Pamela Gay [00:17:59] So, so the data in its completely raw format is posted on the JunoCam website, where there are tutorials and information on how to download it and process it. And folks are encouraged to, color map to, adjust, enhance and enhance and change the saturation and the contrast to make things that bring their heart joy, for lack of a better way of describing it. Kevin McGill. I think I said his Kevin correctly. Yeah. It is one of my favorites to follow. Who does this? There are a whole myriad of people, on Instagram. You can go and toured their sites. And one of the cool side effects of doing this is depending on how you color map and adjust the, the the saturation and contrast, different kinds of features get drawn out. And so this is where we’re really starting to see things like the polar vortices on Jupiter, where you look at the poles of Saturn and you have this weird giant hexagonal structure. You look at the poles of Venus and you see a central vortex. Jupiter is hurricane upon hurricane, next to hurricane, beside hurricane right. And the coloration of the poles. It’s blues that I never expected from the the Voyager images that we grew up on, from the Galileo images that informed us when we were early in our career. This is colors and structures I never imagined we’d be seeing.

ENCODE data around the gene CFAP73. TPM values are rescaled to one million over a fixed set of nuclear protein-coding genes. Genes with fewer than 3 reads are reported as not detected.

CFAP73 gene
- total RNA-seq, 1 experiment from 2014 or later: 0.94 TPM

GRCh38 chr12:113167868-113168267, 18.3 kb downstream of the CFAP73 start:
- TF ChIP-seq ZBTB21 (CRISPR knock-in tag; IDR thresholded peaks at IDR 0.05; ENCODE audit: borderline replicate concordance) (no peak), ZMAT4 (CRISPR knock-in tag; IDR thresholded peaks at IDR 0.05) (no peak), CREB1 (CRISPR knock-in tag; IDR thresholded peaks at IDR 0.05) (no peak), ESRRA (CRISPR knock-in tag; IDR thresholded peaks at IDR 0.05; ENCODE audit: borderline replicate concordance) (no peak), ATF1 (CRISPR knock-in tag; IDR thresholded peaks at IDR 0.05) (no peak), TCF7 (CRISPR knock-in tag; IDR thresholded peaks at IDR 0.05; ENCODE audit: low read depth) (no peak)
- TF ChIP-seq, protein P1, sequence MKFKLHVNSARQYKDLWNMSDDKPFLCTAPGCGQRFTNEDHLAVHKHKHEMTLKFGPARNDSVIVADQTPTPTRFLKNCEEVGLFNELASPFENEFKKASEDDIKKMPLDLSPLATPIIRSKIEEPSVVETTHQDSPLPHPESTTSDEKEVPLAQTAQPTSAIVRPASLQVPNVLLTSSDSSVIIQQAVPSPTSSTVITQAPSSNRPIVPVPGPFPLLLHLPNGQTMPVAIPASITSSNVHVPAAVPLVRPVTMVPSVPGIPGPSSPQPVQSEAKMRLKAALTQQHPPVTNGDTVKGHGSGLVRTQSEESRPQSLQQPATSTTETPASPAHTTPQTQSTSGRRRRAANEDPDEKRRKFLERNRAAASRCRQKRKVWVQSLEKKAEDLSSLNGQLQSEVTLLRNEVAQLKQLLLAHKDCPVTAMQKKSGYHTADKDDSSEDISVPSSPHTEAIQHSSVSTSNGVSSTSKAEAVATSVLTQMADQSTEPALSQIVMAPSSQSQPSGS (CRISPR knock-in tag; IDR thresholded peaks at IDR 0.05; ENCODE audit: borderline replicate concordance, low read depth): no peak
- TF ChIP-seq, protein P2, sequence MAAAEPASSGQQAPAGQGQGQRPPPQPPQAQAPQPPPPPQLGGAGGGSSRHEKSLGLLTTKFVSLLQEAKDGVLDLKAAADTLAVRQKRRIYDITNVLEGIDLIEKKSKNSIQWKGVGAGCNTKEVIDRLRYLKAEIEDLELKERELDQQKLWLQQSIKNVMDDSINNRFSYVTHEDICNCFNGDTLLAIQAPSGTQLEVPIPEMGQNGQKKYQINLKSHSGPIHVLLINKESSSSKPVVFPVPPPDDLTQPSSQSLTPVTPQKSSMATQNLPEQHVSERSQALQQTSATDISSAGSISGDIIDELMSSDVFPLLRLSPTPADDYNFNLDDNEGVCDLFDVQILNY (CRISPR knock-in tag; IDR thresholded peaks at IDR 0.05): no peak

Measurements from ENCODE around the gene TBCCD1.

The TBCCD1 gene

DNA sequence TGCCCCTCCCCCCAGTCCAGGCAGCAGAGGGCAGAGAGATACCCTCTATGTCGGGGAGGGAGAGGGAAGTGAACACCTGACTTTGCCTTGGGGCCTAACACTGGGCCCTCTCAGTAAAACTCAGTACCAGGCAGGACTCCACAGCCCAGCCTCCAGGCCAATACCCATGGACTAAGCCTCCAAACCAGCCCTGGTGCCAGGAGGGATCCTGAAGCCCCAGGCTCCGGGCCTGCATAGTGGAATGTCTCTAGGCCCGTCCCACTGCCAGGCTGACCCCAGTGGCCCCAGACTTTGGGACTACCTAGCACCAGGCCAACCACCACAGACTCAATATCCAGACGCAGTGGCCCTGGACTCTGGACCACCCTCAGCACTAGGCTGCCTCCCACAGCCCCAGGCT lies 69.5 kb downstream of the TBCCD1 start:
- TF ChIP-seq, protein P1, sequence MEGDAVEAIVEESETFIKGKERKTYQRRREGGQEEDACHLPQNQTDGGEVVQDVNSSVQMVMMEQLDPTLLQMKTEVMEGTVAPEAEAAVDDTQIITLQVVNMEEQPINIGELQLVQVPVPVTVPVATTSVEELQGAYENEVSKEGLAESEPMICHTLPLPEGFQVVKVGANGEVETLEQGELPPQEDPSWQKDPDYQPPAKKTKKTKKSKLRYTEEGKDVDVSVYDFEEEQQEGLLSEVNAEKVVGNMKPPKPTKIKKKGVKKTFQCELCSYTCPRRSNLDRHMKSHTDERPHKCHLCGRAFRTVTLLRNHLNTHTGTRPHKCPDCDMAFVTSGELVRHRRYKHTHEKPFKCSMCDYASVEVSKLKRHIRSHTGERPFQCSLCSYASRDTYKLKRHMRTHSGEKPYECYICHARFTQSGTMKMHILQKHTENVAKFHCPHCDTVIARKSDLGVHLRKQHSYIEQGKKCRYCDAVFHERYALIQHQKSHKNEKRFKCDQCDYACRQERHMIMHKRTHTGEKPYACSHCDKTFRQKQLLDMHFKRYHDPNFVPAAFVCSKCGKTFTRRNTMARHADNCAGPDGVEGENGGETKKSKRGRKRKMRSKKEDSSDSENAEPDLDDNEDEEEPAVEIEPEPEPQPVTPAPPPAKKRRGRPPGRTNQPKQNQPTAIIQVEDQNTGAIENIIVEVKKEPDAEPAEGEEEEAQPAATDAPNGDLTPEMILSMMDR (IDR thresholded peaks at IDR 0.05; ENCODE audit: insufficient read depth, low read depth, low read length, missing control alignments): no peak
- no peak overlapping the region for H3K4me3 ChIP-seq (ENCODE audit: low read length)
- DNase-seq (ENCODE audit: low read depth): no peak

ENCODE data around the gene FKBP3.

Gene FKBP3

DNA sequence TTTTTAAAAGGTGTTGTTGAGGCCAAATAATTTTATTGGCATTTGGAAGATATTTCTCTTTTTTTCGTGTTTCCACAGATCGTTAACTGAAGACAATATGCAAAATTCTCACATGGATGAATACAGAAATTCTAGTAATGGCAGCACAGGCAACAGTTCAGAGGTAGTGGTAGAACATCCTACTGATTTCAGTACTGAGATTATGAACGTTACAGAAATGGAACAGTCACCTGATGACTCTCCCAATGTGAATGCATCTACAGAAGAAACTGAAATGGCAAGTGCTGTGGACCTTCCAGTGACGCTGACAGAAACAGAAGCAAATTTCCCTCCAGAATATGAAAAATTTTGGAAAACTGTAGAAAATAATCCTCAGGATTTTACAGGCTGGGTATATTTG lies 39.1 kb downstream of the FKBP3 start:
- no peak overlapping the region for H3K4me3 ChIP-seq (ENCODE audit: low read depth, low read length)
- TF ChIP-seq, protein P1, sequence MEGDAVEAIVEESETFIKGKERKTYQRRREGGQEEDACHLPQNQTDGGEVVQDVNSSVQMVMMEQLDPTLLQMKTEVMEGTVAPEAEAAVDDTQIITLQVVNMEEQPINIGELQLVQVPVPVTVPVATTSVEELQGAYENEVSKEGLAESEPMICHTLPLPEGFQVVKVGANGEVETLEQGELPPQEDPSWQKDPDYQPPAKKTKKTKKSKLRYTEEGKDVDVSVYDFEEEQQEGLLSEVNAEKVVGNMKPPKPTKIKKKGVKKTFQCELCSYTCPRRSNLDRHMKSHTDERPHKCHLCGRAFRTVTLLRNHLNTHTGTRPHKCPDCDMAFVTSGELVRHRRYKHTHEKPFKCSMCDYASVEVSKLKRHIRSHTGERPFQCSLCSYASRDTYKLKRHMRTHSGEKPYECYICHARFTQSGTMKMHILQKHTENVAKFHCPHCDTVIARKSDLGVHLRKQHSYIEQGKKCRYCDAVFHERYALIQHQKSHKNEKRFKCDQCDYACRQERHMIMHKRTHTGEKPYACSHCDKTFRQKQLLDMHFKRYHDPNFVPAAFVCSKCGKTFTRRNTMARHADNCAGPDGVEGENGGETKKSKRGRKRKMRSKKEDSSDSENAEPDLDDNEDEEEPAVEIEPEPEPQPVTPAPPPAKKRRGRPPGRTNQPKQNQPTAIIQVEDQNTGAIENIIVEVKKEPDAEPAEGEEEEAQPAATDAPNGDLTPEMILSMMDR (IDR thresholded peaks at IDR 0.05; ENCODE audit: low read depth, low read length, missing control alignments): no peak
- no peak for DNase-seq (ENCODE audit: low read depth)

Fraser Cain [00:19:52] Yeah, it’s kind of interesting. Like when you think about, say, how your digital camera works it, you see a color picture, but really it’s gathering data on the red channel, on the green channel, on the blue channel. And then it’s merging those as best it can to produce an image. And when you are doing astrophotography, you can gather images of the sky in whatever wavelengths you have available to you. And so it’s as if the Juno camera has can see four colors hit right. It sees red, blue, green and a shade of infrared. Yeah. And then whoever is doing the processing on the images can then decide what colors they want to assign to those different colors that the camera is, is doing. You can make it look super realistic just by going with exactly what it would be like if you could look at it with the human eye, but as you said, you can you can pull out those infrared features and show how they’re interacting in other colors to bring out other things. And there’s actually been some science done. Yeah. Did you want to talk about that? 

Pamela Gay [00:21:00] I’m basically just going to say polar vortex on repeat. So why don’t you lead the conversation? Yeah.